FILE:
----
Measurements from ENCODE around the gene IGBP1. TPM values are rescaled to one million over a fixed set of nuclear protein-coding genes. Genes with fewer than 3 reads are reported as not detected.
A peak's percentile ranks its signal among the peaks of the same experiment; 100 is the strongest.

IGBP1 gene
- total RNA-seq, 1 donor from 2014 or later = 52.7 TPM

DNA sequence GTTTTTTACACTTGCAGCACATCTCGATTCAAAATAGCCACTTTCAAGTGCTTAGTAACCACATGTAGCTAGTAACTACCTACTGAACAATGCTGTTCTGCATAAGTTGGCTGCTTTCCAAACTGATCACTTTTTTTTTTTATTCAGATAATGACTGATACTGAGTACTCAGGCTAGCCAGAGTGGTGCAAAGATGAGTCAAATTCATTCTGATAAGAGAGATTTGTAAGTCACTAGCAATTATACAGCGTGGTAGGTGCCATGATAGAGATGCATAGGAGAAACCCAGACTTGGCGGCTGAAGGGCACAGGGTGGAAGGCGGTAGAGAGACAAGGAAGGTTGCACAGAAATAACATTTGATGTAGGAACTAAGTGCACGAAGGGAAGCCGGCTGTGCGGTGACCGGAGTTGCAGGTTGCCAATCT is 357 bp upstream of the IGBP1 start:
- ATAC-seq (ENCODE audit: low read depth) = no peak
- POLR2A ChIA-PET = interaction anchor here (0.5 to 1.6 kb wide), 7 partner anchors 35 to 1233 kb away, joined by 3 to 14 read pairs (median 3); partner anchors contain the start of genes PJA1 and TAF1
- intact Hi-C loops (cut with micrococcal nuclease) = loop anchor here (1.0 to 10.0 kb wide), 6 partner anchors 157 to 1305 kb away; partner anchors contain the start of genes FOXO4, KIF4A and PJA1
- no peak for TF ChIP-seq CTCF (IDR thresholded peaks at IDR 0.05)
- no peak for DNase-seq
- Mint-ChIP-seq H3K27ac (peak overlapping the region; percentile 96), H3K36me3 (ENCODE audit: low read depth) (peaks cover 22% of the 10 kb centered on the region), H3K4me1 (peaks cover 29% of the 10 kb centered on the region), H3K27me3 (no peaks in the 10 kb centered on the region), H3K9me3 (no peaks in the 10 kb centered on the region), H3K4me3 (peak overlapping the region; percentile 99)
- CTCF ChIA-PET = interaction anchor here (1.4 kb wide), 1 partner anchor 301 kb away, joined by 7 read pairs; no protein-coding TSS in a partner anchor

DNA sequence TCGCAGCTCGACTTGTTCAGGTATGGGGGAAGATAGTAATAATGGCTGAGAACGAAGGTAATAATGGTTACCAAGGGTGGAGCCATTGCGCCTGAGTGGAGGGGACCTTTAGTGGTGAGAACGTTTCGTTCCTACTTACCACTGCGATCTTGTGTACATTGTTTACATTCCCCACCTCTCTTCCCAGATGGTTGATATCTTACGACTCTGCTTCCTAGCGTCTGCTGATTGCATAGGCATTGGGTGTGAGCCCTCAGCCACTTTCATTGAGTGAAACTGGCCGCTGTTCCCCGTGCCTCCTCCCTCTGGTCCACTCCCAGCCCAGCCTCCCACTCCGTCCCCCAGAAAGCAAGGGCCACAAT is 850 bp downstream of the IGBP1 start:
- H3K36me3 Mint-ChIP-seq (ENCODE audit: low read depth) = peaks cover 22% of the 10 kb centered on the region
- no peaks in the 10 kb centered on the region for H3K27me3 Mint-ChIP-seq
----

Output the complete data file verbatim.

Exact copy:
Measurements from ENCODE around the gene IGBP1. TPM values are rescaled to one million over a fixed set of nuclear protein-coding genes. Genes with fewer than 3 reads are reported as not detected.
A peak's percentile ranks its signal among the peaks of the same experiment; 100 is the strongest.

IGBP1 gene
- total RNA-seq, 1 donor from 2014 or later = 52.7 TPM

DNA sequence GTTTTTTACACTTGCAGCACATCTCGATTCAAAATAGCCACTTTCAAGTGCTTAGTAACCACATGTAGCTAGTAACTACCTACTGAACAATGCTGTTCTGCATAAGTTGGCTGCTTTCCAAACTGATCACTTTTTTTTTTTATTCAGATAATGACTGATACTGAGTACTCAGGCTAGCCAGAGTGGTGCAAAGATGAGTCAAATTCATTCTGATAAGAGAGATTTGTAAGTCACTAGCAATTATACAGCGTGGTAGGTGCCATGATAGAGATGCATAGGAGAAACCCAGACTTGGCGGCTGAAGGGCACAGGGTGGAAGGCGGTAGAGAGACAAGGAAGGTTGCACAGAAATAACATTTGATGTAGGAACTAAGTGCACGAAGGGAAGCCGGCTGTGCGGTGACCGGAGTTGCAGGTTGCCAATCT is 357 bp upstream of the IGBP1 start:
- ATAC-seq (ENCODE audit: low read depth) = no peak
- POLR2A ChIA-PET = interaction anchor here (0.5 to 1.6 kb wide), 7 partner anchors 35 to 1233 kb away, joined by 3 to 14 read pairs (median 3); partner anchors contain the start of genes PJA1 and TAF1
- intact Hi-C loops (cut with micrococcal nuclease) = loop anchor here (1.0 to 10.0 kb wide), 6 partner anchors 157 to 1305 kb away; partner anchors contain the start of genes FOXO4, KIF4A and PJA1
- no peak for TF ChIP-seq CTCF (IDR thresholded peaks at IDR 0.05)
- no peak for DNase-seq
- Mint-ChIP-seq H3K27ac (peak overlapping the region; percentile 96), H3K36me3 (ENCODE audit: low read depth) (peaks cover 22% of the 10 kb centered on the region), H3K4me1 (peaks cover 29% of the 10 kb centered on the region), H3K27me3 (no peaks in the 10 kb centered on the region), H3K9me3 (no peaks in the 10 kb centered on the region), H3K4me3 (peak overlapping the region; percentile 99)
- CTCF ChIA-PET = interaction anchor here (1.4 kb wide), 1 partner anchor 301 kb away, joined by 7 read pairs; no protein-coding TSS in a partner anchor

DNA sequence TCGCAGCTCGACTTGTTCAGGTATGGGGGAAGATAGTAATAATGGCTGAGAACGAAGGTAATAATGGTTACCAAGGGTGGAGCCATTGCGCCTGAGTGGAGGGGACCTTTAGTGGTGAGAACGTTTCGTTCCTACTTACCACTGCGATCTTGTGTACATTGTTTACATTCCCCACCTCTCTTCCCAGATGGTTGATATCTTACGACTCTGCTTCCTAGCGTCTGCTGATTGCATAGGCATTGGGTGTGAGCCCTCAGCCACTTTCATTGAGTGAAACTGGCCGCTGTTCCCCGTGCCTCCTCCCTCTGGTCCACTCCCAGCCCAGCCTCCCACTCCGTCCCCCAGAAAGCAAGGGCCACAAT is 850 bp downstream of the IGBP1 start:
- H3K36me3 Mint-ChIP-seq (ENCODE audit: low read depth) = peaks cover 22% of the 10 kb centered on the region
- no peaks in the 10 kb centered on the region for H3K27me3 Mint-ChIP-seq